Announcing the works, Raggi borrowed the English word “restyling” to describe the project, which will mostly involve things like fixing fences, benches and fountains and a general clean-up.
However the project will also include planting trees and installing new sports facilities and security cameras. More bins will also be installed, along with signs in multiple languages.
“We're finally investing in the parks and historic villas of Rome, with notable sums of money and transparent tenders,” Raggi said in an announcement.
“Twelve million euros to redevelop many green areas, parks and gardens, especially around the most peripheral areas of our city.”
Rome is known for having plenty of large parks, and the city is home to some of Italy's most beautiful gardens. But unfortunately, many of the Italian capital's smaller parks and squares are in poor condition.
The project aims to revitalise green areas around the Colosseum, as well as city parks like Parco Nemorense, Parco Collina della Pace, Parco dell’Acqua e del Vino. Parco Piazza Balsamo Crivelli, Parco Alessandro Conti, Parco di Salone, and Parco Labaro.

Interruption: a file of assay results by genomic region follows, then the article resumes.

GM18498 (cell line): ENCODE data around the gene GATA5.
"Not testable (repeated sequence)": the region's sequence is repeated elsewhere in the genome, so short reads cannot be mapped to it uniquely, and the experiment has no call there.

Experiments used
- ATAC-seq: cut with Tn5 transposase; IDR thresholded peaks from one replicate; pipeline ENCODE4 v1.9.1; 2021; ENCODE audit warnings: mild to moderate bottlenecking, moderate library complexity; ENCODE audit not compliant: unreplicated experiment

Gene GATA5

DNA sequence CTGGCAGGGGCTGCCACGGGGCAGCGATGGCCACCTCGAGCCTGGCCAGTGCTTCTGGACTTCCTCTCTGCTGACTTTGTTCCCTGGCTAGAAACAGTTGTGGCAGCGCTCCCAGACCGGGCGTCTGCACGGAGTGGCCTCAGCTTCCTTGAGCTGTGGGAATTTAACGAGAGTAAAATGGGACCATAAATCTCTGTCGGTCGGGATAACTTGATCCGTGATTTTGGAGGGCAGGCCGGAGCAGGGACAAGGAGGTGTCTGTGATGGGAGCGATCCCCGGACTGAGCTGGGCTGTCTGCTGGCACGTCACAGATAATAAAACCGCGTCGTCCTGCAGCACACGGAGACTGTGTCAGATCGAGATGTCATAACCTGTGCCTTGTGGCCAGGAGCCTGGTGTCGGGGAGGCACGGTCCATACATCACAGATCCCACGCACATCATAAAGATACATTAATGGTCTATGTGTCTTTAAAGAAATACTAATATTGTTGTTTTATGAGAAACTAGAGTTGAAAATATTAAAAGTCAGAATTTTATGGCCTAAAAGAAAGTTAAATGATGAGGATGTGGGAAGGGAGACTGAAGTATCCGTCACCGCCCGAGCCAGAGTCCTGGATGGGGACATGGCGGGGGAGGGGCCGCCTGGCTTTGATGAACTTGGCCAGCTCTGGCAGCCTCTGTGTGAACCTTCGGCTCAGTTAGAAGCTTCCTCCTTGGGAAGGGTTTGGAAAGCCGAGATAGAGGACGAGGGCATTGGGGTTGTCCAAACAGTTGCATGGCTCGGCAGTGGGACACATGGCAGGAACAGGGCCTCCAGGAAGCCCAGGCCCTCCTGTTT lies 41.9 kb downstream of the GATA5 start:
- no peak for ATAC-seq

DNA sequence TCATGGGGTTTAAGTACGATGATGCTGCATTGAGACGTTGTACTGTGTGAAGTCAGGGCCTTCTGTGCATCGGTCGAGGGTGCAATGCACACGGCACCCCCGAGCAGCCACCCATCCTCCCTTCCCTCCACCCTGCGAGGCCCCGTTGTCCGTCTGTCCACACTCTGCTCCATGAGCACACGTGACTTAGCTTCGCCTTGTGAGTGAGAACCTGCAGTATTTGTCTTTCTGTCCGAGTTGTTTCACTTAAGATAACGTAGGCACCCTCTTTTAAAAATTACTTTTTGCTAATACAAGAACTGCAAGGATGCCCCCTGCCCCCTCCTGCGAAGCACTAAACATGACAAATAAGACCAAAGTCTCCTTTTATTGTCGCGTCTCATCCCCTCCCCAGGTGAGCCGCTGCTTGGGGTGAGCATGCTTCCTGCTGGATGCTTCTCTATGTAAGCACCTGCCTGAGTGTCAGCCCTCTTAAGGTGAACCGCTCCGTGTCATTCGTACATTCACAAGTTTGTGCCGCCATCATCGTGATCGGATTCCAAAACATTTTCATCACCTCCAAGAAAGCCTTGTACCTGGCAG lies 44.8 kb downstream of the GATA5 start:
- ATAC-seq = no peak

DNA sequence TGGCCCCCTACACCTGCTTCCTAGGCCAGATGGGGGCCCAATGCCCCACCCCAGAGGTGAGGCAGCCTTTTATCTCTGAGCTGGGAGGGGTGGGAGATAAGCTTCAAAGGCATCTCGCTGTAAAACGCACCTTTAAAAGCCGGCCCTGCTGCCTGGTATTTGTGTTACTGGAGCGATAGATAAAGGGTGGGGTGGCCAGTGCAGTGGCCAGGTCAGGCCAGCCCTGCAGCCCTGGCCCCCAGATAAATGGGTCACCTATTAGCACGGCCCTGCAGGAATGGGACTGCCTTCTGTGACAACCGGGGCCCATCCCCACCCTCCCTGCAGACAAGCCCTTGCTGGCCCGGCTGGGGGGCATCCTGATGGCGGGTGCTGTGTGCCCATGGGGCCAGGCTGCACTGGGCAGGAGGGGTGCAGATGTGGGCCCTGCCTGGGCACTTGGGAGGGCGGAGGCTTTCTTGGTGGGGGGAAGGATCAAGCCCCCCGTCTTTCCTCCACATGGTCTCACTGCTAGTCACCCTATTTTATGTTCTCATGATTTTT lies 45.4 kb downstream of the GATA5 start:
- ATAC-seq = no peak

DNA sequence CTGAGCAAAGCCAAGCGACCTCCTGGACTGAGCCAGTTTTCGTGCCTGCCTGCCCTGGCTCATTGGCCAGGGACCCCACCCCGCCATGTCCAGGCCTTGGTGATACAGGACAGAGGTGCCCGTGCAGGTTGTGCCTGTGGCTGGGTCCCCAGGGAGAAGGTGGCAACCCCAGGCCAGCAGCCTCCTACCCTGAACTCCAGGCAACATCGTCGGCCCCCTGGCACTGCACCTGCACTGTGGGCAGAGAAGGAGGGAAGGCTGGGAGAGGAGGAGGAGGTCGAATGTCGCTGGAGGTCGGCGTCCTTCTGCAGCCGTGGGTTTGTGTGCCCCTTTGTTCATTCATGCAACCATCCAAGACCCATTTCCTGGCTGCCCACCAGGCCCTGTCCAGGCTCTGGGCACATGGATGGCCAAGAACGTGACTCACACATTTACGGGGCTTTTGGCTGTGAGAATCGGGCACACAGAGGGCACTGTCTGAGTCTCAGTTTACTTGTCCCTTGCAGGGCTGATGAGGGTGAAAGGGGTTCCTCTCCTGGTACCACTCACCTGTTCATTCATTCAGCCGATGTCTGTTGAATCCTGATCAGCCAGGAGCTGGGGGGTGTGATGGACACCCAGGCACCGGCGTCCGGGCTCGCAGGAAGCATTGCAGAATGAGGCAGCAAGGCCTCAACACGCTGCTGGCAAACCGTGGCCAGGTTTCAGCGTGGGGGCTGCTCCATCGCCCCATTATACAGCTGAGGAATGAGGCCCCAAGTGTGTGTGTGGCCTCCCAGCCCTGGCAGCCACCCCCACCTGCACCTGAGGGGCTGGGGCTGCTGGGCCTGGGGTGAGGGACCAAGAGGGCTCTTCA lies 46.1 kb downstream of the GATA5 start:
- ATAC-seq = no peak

It will also improve the gardens at Villa Borghese, Giardino del Monte Oppio, Villa Flora, Villa Doria Pamphilj, and Villa Sciarra.Photo: Filippo Monteforte/AFP
Green areas around the Viale Carlo Felice, Viale Washington and Viale Fiorello La Guardia will also be improved, as well the gardens at Largo Mola di Bari, Piazza Carlo Forlanini, Eroi di Cefalonia and the garden of the Servi di Giustizia della Romanina.
The first phase of the project began on May 30 with Villa Fiorelli Park, near the Lodi metro station. Outside of the areas most frequented by visitors to the city, the once-grand but now neglected park has become known for drug-dealing and vandalism.
Local residents have been waiting years or, in some cases, “decades” for the works to start, Raggi said.
The city is still finalising tenders for some of the works, which will be completed in stages.
Since taking office in 2017, Rome's current mayor has been under pressure to tackle long-standing problems with degradation, pollution and “disgusting” living conditions, which many city residents say are only worsening.
The capital is becoming notorious for urban squalor, and protesting residents have called the city a “rubbish dump.”
After initially promising, but failing, to clean up the city's streets “within a month” of taking office, Raggi has since announced bans on everything from pub crawls and “slovenly eating” to tourist coaches driving through the city centre.